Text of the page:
Acrylic on Canvas 150 x 100 cm
Detail

This is a large acrylic work exploring the possibility of creating the illusion of movement in painting. I am always in two minds about using acrylic and I often find myself switching to oil paints after a period of time. (Please note, you can make the change if the oil paint layer is applied after the acrylic, not the other way around). To be accurate, you can break the rules and add acrylic to an oil base but the results can be unpredictable and tend to make the top layer unstable. The secret for me is not to judge a work completed in acrylics by the same criteria as a painting completed in oils. I have never been able to replicate the natural qualities of oil paint in acrylics and the use of acrylic mediums will only take you so far. However, they are fantastic for making bold statements in colour.

The influence of the Italian Futurists can be seen in this work and I’m currently building translucent layers with the addition of a slow drying agent and various glazing mediums. Speed and confident execution are key in maintaining freshness and immediacy on this scale. I have literally been dancing in front of the canvas in a style reminiscent of Irish stepdance, albeit with my feet anchored to the ground and my arms flailing like a whirling dervish. Let’s see how it develops…those white areas are definitely too strident at the moment.

‘Walking on Sunset’ Acrylic on Paper
‘Walking on Sunset’ Detail

This is one of a series of acrylic paintings on hand made 300 gsm paper and I’m enjoying the immediacy of working on this high quality textured surface. The shapes and colours of the painting show exuberance and optimism and a delight in the here and now. The curved and straight lines celebrate visual contrast and compositional balance. There is a flowing movement from left to right across the picture plane, which together with the warm colours begins to explain the choice of title. You will no doubt see elements of both Cubism and Futurism in the multi-faceted viewpoints and the intriguing interplay of foreground and background spaces.

Capturing the vitality and richness of oil paint in acrylics is a challenge. Oil paints have a natural, organic quality that is generally absent from the synthetic neutrality of acrylic paints. The way to recreate the inherent liveliness and immediacy of oil is to make liberal use of different mediums and gels. In the final stages of a painting, I am still making compositional adjustments and decisions and I am prepared to carry out radical alterations if it isn’t working. And this is when acrylic paints are at their very best, they encourage and facilitate major revisions of the painting. They dry rapidly and have excellent opacity. Here, I have fragmented the image far too much and need to counterbalance the multitude of smaller shapes with large areas of flat colour.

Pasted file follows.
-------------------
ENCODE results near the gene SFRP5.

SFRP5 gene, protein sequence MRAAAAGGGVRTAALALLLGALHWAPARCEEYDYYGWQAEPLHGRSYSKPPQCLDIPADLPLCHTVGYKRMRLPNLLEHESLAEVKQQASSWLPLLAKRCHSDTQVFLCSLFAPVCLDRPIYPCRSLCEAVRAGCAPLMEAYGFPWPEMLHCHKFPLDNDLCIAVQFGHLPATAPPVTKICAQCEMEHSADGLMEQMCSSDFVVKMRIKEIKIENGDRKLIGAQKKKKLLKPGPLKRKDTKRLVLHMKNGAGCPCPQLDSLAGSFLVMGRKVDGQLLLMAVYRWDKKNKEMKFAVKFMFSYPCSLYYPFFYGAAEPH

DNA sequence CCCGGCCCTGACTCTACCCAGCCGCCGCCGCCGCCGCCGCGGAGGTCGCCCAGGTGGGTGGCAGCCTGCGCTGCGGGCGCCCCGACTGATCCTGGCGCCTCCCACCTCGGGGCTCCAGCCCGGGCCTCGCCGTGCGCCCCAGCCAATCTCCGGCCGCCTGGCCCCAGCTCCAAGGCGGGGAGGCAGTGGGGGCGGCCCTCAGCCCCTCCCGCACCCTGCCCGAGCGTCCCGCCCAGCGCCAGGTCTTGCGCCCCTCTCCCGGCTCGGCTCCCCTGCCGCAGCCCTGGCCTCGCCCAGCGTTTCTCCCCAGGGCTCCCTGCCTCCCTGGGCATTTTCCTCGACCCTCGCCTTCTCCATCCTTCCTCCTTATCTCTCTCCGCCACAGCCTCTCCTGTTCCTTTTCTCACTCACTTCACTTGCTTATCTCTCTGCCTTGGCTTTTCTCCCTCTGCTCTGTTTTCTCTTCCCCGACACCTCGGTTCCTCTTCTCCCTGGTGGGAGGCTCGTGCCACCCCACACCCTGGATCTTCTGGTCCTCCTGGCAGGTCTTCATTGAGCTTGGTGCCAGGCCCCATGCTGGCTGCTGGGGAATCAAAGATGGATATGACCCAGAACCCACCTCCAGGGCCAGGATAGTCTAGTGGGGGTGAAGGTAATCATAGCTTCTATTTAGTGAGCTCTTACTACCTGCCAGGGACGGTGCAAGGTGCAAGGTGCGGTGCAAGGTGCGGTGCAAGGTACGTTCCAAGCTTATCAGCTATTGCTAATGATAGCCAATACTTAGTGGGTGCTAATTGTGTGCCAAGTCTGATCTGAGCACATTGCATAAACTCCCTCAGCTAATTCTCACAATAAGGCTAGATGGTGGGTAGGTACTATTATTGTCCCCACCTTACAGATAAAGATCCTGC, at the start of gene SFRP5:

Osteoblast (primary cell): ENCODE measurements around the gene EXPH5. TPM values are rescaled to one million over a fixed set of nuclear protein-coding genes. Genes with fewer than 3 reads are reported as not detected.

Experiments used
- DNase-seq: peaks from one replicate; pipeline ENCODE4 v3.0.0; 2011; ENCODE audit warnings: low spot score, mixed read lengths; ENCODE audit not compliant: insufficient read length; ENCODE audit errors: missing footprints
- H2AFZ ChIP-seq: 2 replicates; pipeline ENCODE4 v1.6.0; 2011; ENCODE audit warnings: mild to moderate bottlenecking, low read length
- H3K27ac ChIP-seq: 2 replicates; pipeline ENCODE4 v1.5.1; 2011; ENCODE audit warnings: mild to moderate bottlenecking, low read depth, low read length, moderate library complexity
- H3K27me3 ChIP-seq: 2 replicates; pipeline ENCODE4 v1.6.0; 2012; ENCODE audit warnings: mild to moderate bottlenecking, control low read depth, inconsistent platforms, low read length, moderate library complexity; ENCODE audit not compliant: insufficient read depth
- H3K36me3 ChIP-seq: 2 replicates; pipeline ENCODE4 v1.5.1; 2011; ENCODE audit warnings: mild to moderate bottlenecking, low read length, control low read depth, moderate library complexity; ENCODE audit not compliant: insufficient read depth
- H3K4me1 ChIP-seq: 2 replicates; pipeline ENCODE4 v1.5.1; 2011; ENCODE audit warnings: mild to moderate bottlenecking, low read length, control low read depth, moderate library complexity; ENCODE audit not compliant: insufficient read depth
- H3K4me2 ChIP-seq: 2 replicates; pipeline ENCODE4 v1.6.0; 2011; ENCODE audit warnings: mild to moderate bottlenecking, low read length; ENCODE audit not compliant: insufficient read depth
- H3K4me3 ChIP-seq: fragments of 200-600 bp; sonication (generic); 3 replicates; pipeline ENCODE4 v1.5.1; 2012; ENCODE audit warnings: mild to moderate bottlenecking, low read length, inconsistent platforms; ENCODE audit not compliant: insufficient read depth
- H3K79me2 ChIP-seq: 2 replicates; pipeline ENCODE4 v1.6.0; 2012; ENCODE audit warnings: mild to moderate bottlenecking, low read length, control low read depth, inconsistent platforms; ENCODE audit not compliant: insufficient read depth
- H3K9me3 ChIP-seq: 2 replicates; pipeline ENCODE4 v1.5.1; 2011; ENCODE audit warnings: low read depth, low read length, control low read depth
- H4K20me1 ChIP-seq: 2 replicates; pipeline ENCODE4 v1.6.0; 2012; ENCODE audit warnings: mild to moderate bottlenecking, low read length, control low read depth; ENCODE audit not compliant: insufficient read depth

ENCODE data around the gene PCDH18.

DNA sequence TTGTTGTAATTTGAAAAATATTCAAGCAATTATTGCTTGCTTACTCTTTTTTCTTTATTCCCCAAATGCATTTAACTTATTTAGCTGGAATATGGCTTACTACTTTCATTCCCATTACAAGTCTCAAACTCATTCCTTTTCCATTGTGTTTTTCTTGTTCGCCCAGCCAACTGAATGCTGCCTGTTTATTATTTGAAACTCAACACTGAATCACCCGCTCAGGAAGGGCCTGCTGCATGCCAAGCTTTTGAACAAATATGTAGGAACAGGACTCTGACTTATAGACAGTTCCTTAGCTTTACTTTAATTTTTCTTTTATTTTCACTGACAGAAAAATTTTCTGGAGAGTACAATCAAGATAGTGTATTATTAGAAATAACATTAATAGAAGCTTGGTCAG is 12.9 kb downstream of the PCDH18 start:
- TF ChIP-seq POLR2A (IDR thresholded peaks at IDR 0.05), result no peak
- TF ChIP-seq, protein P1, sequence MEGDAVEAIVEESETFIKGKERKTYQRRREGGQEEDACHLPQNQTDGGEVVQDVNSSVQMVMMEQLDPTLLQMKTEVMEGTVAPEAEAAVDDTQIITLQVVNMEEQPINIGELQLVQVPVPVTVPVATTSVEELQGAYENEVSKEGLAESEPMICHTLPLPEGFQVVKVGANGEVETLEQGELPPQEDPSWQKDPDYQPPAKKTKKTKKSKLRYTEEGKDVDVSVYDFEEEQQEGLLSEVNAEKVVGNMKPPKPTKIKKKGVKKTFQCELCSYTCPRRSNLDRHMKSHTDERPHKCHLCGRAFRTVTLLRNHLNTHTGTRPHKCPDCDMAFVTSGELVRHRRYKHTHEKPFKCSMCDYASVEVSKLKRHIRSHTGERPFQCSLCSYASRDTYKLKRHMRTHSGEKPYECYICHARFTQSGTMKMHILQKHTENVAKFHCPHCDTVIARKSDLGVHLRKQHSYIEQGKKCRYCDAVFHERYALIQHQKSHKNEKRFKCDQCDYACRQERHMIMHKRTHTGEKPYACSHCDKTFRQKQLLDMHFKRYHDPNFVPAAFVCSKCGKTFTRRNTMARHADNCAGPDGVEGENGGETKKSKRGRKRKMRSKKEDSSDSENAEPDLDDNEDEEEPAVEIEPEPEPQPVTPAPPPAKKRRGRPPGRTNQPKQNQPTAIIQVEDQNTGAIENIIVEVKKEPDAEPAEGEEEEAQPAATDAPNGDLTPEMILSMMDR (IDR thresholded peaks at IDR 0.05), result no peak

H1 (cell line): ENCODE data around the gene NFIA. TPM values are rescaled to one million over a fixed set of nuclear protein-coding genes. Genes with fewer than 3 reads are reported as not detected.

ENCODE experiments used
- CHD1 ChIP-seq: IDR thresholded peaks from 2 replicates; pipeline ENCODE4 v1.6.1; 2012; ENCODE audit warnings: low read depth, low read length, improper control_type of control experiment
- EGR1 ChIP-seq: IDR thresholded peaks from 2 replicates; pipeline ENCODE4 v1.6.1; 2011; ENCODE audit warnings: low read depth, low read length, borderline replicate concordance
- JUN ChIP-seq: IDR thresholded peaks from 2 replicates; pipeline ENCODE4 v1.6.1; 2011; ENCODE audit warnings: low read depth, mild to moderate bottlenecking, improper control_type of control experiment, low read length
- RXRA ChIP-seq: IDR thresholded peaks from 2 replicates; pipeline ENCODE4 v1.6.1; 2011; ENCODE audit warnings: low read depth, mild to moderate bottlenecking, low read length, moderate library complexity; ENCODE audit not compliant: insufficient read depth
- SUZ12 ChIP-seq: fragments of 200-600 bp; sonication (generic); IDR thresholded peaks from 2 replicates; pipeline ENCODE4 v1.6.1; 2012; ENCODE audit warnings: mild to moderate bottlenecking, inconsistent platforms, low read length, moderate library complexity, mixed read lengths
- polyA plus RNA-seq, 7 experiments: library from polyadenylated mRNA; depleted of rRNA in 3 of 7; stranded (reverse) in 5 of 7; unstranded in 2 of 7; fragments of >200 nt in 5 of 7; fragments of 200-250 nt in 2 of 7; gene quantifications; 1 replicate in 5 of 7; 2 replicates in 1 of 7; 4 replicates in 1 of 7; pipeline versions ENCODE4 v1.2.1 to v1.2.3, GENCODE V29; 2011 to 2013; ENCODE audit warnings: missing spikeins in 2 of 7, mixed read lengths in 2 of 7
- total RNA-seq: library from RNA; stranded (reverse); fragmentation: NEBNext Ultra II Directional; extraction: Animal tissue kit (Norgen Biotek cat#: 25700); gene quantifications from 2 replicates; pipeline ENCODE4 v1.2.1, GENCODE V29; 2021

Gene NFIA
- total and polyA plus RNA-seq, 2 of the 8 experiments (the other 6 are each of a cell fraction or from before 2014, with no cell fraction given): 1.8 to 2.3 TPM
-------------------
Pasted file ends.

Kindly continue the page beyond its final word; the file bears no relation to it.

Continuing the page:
I have used Golden Mediums Acrylic Glazing liquid alongside Jackson’s Fluid Gloss and Fluid Matt medium. Apart from extending the working time, they each contribute to the feel and look of the paint surface, breathing new life into the sometimes dry appearance of raw acrylic.

Abstract Acrylic Painting on 320gsm Handmade Rag Paper
Abstract Acrylic Painting on 320gsm Handmade Rag Paper: Detail
Abstract Acrylic Painting on 320gsm Handmade Rag Paper: Detail

‘Abstract art is art that does not attempt to represent an accurate depiction of a visual reality but instead use shapes, colours, forms and gestural marks to achieve its effect’

Tate Gallery

I’m really enjoying working with the brilliance and immediacy of acrylic paint. After using oil and cold wax for most of my recent large scale pieces the ability to create imagery so swiftly and spontaneously is a delight and a revelation. Complementary colour contrast is the guiding principle for this series of paintings and the influence of Cubism is clearly evident in the multiple facets and repetition of geometric shapes. I haven’t yet decided how far to push this study and there is always the ever-present danger of overcooking the various ingredients, only time will tell. Let me know your thoughts, I would love to hear them.

This is an acrylic painting on a 100 x 100 x 4 cm canvas. I based it on the landscape of Roswell Pits, an 8-hectare nature reserve near the city of Ely in the Cambridgeshire Fenlands. It may surprise you to see me working with acrylics as I normally use a range of media including oil paints and cold wax, which I find more expressive. The inherent ‘flatness’ of acrylic paint can be an obstacle to more creative explorations of the natural landscape, but the medium has definitely improved dramatically in terms of versatility and range.

I have applied the paint here with a variety of hog hair brushes in an impressionistic style with many quick strokes of translucent colour. Some of you may feel that it is closer to pointillism in technique. I made the layering and depth of colour possible with the addition of various Liquitex acrylic gels, both gloss and matt. Slow drying additives were also used to ensure the soft blending and subtle gradations of tone achieved in the lower part of the painting.

To unify the surface and protect the painting from dust, UV rays and yellowing, a last layer of acrylic varnish was applied with a large flat brush.

The dominant feature of the work is the reflection on the lake and how the trees and sky have been transformed by the breeze blowing intermittently across the surface.

Roswell Pit: 100 x 100 cm on canvas
Detail from Roswell Pit, acrylic landscape painting
Detail from Roswell Pit, acrylic landscape painting